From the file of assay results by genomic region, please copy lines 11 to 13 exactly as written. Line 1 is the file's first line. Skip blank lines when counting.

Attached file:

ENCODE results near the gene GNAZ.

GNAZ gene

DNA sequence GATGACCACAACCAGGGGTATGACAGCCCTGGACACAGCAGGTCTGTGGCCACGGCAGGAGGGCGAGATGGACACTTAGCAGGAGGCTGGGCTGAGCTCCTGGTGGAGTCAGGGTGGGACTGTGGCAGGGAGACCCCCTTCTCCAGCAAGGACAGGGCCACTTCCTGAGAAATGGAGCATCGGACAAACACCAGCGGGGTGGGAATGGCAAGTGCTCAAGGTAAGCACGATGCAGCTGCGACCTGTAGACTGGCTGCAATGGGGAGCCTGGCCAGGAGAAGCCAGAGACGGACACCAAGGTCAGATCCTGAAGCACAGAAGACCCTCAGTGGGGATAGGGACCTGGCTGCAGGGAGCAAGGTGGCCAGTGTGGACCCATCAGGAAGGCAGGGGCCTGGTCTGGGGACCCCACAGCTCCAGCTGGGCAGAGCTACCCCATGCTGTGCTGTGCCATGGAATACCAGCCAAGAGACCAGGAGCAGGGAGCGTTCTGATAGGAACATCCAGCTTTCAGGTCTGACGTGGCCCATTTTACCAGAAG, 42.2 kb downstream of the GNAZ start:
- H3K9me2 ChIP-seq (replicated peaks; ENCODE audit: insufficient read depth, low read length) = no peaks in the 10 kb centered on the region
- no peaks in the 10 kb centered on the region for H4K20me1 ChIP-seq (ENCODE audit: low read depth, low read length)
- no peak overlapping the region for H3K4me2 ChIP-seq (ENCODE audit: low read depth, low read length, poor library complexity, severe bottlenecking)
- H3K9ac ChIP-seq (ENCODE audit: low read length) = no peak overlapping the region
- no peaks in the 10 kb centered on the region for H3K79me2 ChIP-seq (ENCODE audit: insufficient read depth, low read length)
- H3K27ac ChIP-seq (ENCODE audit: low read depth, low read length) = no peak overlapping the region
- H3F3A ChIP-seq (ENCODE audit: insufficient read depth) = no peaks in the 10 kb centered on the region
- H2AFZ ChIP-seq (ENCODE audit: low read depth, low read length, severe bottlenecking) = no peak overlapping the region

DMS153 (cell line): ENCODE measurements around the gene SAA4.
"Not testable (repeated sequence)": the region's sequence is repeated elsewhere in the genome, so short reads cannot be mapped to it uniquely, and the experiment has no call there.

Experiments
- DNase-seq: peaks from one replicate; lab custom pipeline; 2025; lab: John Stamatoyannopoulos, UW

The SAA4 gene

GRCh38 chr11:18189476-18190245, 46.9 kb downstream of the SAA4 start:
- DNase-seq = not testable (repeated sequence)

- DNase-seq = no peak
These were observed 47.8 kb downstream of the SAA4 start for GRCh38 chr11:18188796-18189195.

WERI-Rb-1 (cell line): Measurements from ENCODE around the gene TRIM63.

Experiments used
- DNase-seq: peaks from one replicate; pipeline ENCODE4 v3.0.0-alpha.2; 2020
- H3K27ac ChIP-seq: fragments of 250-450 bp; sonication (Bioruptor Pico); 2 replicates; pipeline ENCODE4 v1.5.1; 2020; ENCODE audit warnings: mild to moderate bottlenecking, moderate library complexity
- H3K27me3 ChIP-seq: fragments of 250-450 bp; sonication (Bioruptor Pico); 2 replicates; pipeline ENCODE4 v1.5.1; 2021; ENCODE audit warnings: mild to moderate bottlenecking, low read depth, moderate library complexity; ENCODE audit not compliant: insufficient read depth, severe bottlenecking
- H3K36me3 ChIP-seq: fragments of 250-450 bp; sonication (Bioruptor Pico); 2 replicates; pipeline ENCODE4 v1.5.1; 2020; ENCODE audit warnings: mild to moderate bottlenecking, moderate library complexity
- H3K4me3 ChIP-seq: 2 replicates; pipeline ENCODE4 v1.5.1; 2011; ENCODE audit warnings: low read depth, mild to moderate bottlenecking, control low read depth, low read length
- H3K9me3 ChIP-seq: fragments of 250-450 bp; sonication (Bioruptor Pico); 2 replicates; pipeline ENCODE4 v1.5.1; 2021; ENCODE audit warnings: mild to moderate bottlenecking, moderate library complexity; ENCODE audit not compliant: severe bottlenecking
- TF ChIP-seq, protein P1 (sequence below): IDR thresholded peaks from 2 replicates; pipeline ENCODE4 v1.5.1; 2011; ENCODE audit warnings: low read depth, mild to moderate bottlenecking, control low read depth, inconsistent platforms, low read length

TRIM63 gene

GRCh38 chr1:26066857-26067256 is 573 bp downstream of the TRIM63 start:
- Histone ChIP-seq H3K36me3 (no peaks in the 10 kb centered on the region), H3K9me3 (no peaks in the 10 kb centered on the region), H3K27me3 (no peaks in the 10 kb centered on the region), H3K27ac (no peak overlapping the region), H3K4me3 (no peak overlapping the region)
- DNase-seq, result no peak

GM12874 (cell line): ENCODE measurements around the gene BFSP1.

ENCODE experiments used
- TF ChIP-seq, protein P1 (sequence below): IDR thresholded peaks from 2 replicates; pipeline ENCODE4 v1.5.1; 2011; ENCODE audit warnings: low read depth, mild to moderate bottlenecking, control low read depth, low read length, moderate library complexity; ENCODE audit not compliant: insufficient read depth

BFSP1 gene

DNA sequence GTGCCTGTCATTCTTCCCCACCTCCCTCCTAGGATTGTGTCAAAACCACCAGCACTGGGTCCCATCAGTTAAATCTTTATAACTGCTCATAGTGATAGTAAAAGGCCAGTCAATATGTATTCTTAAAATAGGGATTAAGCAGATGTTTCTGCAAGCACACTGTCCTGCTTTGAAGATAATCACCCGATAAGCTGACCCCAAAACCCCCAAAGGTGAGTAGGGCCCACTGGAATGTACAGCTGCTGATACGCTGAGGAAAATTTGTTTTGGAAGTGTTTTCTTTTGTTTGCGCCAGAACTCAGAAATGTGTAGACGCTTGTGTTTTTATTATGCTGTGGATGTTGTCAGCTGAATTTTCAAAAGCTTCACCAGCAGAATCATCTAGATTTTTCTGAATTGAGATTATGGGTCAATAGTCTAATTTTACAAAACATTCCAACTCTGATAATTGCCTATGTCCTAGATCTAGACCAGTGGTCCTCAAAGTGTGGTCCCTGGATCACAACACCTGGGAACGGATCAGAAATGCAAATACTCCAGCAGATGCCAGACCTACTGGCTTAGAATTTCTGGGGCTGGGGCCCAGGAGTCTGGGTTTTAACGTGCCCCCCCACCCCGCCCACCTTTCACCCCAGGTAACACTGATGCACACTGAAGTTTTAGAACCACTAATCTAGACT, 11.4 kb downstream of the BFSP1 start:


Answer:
- H2AFZ ChIP-seq (ENCODE audit: low read depth, low read length, severe bottlenecking) = no peak overlapping the region

DMS153 (cell line): ENCODE measurements around the gene SAA4.
"Not testable (repeated sequence)": the region's sequence is repeated elsewhere in the genome, so short reads cannot be mapped to it uniquely, and the experiment has no call there.